The Commission re-echoed the call during the 52nd edition of the Consumer Town Hall Meeting (CTM) held in Kura Local Government Area, Kano State on Thursday in continuation of its monthly sensitisation of telecom consumers under the theme: 'Mitigating Effects of Cybercrimes: the roles of the Telecom Consumers.'
The theme reflects the centrality of the consumer as one of the principal players in the telecom value chain and whose activities may be threatened by cyber criminals with intent to defraud uninformed and unsuspecting Internet users.
Addressing a large audience of telecom consumers at the grassroots sensitisation, Director, Consumer Affairs Bureau, NCC, Felicia Onwuegbuchulam, said continuous education and enlightenment of the consumers has become imperative in light of the growing threats and sophistication of cybercrime in its various forms globally.
Onwuegbuchulam, who was represented by Head, Information and Reference, NCC, Ismail Adedigba, called on all consumers to pay great attention to the issues being discussed, describing cybercrime as "one of the leading threats of the 21st century which constitute great dangers to all sectors of our daily lives on the Internet."
She listed and explained some of the most common Internet crimes to the excited consumers. These include financial fraud, impersonation/identity theft, fake news, using Internet to promote violence, hate speech, online child molestation and child bullying, all of which are orchestrated by the popular 'yahoo- yahoo' swindlers within the Nigerian context.
According to Onwuegbuchulam, the Commission is not limited in its general mandate of providing good regulatory frameworks for the industry, ensuring that all operators are properly licensed, ensuring good and acceptable quality of service (QoS) but has another important mandate of ensuring that consumers get satisfaction from services provided and are adequately informed and educated on how they can be safe and protected online.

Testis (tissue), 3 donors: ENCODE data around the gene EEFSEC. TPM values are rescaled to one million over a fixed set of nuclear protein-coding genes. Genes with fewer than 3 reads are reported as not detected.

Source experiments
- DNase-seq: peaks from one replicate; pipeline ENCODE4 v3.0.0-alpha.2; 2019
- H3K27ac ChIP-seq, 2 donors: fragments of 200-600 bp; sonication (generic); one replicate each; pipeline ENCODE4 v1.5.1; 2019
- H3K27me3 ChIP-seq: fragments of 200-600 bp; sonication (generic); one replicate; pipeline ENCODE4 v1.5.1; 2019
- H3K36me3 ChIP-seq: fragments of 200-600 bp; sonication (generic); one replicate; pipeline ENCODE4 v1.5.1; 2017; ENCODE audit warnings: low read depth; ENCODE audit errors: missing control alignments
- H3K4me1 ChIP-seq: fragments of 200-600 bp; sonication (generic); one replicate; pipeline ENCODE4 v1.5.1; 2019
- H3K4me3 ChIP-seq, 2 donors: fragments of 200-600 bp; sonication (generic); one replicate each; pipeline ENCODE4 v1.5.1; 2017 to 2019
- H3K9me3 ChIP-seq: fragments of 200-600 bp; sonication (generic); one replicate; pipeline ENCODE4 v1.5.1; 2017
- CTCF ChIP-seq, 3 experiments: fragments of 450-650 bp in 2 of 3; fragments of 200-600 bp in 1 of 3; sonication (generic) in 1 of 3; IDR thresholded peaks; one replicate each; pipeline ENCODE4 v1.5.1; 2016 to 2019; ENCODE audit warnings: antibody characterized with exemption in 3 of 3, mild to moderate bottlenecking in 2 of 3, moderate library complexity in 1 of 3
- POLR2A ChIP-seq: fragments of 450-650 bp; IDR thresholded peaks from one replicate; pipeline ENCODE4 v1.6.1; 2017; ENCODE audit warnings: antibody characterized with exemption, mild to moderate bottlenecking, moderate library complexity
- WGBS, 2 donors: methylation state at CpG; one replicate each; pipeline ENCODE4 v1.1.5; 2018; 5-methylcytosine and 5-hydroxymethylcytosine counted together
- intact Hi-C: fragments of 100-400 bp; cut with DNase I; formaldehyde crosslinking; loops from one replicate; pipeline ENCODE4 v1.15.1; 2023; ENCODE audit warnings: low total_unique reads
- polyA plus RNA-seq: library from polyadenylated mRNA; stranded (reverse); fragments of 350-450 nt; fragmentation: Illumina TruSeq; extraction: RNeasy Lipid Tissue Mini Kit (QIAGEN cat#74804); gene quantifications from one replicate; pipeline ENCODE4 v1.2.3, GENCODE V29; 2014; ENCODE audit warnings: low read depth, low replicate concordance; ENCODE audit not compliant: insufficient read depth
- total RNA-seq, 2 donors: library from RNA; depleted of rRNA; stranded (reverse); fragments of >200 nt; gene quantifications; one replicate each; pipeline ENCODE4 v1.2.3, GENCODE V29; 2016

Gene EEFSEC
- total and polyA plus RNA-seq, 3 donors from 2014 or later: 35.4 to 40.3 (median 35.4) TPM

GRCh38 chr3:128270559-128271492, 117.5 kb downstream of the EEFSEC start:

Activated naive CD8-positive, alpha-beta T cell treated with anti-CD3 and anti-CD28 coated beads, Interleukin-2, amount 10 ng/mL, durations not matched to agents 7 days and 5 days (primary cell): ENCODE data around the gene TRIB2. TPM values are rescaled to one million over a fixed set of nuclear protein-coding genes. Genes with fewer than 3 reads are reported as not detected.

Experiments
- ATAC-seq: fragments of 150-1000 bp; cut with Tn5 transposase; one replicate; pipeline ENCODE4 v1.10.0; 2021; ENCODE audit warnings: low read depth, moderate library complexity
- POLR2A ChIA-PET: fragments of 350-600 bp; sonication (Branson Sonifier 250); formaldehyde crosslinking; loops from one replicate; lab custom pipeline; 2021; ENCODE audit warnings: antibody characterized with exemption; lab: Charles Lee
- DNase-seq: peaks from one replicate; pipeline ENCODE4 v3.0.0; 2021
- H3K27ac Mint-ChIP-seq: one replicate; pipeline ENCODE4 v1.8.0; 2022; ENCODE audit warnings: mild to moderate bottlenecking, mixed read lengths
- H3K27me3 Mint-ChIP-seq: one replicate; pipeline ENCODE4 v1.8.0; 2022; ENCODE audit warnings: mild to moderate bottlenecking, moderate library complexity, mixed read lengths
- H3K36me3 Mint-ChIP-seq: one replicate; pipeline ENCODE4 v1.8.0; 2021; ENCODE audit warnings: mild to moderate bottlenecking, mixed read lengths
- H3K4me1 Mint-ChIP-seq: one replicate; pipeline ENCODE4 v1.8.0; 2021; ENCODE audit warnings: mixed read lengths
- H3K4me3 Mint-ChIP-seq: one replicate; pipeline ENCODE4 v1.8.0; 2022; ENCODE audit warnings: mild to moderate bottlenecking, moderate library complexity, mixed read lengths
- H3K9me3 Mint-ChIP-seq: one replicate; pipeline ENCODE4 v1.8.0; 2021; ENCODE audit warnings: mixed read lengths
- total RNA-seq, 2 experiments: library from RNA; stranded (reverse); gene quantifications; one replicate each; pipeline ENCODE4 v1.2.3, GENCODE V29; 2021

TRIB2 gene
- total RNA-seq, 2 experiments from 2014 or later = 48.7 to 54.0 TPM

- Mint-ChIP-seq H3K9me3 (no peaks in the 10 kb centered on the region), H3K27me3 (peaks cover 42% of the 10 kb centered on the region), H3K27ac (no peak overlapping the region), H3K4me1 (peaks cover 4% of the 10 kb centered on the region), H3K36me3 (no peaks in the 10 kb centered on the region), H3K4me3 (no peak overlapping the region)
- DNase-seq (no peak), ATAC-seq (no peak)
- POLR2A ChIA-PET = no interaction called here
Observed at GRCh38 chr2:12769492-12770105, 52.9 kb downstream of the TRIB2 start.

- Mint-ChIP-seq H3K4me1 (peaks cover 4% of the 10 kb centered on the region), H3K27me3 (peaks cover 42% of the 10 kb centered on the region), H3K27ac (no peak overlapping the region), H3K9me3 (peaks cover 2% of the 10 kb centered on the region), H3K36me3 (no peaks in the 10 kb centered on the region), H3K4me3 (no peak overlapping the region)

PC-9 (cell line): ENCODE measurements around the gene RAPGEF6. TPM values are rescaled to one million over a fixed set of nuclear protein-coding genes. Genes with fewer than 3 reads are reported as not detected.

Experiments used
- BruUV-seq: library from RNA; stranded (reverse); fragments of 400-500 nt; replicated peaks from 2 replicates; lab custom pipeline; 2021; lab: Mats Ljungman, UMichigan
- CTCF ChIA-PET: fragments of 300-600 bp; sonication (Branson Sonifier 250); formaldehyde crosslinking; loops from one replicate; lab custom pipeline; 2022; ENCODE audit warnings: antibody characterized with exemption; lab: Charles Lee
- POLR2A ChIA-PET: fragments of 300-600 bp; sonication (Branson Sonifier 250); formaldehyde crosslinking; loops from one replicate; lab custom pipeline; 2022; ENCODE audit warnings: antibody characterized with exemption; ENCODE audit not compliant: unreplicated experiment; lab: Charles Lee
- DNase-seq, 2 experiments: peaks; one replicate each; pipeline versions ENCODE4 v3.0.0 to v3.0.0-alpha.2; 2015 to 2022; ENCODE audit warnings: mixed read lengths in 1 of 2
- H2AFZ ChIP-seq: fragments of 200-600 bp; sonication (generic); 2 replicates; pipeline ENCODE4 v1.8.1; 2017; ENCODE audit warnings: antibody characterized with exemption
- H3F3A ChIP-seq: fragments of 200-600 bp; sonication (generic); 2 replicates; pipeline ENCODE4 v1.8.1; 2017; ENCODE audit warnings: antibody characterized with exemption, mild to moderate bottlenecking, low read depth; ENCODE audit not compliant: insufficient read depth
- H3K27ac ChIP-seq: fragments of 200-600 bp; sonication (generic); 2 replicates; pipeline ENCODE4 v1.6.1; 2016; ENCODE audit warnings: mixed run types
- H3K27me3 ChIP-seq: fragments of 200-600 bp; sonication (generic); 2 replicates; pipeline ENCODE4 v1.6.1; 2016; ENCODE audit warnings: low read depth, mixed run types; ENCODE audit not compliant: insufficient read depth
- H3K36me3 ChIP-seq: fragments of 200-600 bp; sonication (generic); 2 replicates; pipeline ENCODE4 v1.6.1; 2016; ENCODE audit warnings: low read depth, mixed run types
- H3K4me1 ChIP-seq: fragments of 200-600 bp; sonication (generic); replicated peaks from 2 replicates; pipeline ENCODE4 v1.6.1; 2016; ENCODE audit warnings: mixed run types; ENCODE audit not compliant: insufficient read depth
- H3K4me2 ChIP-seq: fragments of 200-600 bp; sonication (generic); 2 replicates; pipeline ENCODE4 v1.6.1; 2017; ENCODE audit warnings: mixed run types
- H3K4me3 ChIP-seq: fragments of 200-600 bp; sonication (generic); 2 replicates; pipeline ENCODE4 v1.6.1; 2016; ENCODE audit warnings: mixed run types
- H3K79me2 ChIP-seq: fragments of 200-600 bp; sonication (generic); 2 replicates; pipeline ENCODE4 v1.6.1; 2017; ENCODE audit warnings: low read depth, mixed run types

"So, as telecom industry keeps evolving and changing to accommodate more technology developments, it has also become imperative for the Commission and its stakeholders to meet from time to time to discuss consumer-centric industry challenges and proffer collective solutions.
"There are technological forces underway that will disrupt the industry. We are talking of technologies such as broadband and the Fifth Generation (5G) network which is set to take over the existing Fourth Generation (4G), a technology shift the Commission is already working to accommodate," she said.
She further stated that preparation for 5G has become important, as technologies that are broadband-dependent such as Big Data, Artificial Intelligence (AI), the Internet of Things (IoT), Smart Cities and Smart Communities (SC&SC) and Augmented Realities (AR) also will ride on effective deployment of 5G networks.
The Director added that the NCC, in its effort to reduce the effects of cybercrime and increase cyber security awareness, has developed the Internet Industry Code of Practice to deepen ethical provision and use of Internet in Nigeria.